Category: Financial Reporting Standards

Benefacts Perspectives: Richard Dixon on why transparency matters for charities

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Welcome to Benefacts ‘Perspectives’ blog series. We’ve asked a group of thought leaders from the nonprofit sector and beyond to pick a finding from our 2017 Nonprofit Sector Analysis report, and develop it with reference to their own direct experience. We’ll be sharing their insights and reflections with you over the next few months.

“Notwithstanding the public demand for transparency, more than a quarter of non-profit companies chose in 2015 to publish abridged financial statements.” #BeneFACTS17

Richard Dixon, Chair of Charities Institute Ireland, wonders what’s going on.

There’s a pincer movement in charity reporting.

At one end, the number of charities publishing to the gold standard – Statement of Recommended Practice or SORP for charities – has increased to just under 400 (out of 8,000 or so charities, of which half are registered as companies). SORP is mandatory for charities in England, Wales and Scotland but remains optional in Ireland. A disproportionate number of the charities that publish to SORP standards in Ireland are those that generate funds outside of the jurisdiction: 40% of international aid organisations reporting in Ireland use charities SORP. In most other sectors, only about 10% choose this higher standard.

At the other end of the disclosure scale, there’s an increasing number of organisations who’ve chosen to publish abridged accounts, with the latest analysis showing that nearly a quarter of charities who have company registration choosing this route (a three-fold increase over the last couple of years).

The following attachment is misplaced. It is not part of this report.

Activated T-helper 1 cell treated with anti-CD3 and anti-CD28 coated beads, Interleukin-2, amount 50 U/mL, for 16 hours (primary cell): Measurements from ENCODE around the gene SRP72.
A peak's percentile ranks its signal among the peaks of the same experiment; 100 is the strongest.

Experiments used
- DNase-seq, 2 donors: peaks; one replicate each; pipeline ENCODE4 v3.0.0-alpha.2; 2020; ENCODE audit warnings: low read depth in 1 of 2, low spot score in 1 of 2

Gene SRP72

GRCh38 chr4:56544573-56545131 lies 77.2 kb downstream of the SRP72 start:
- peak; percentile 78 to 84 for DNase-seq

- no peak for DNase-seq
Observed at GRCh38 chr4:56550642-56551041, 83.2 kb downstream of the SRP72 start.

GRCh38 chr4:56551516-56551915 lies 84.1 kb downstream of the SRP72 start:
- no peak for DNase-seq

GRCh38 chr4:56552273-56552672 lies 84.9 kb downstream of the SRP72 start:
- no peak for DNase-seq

First things first: any small company, including charities, is allowed to file abridged accounts. This means even though the company has adopted a full set of financial statements, they are allowed under company law to file a summary (little more than the balance sheet, the names of the directors, and the audit opinion) when they send it to the Companies Registration Office for publication. What’s missing is information about the income and expenditure – this means the reader gets only limited information about their financial profile.

But while they might be allowed to do this, you’d wonder why they would choose to.

Notwithstanding unprecedented public and media interest in accountability and transparency, in 2015 the boards of almost 1,000 charities deliberately chose to ignore one of the more obvious tactics at their disposal which would address issues around public confidence.

The preparation of an annual report, including a narrative on performance, sources of income and, for instance, details on governance arrangements, is an incredible opportunity to influence public opinion and inspire trust.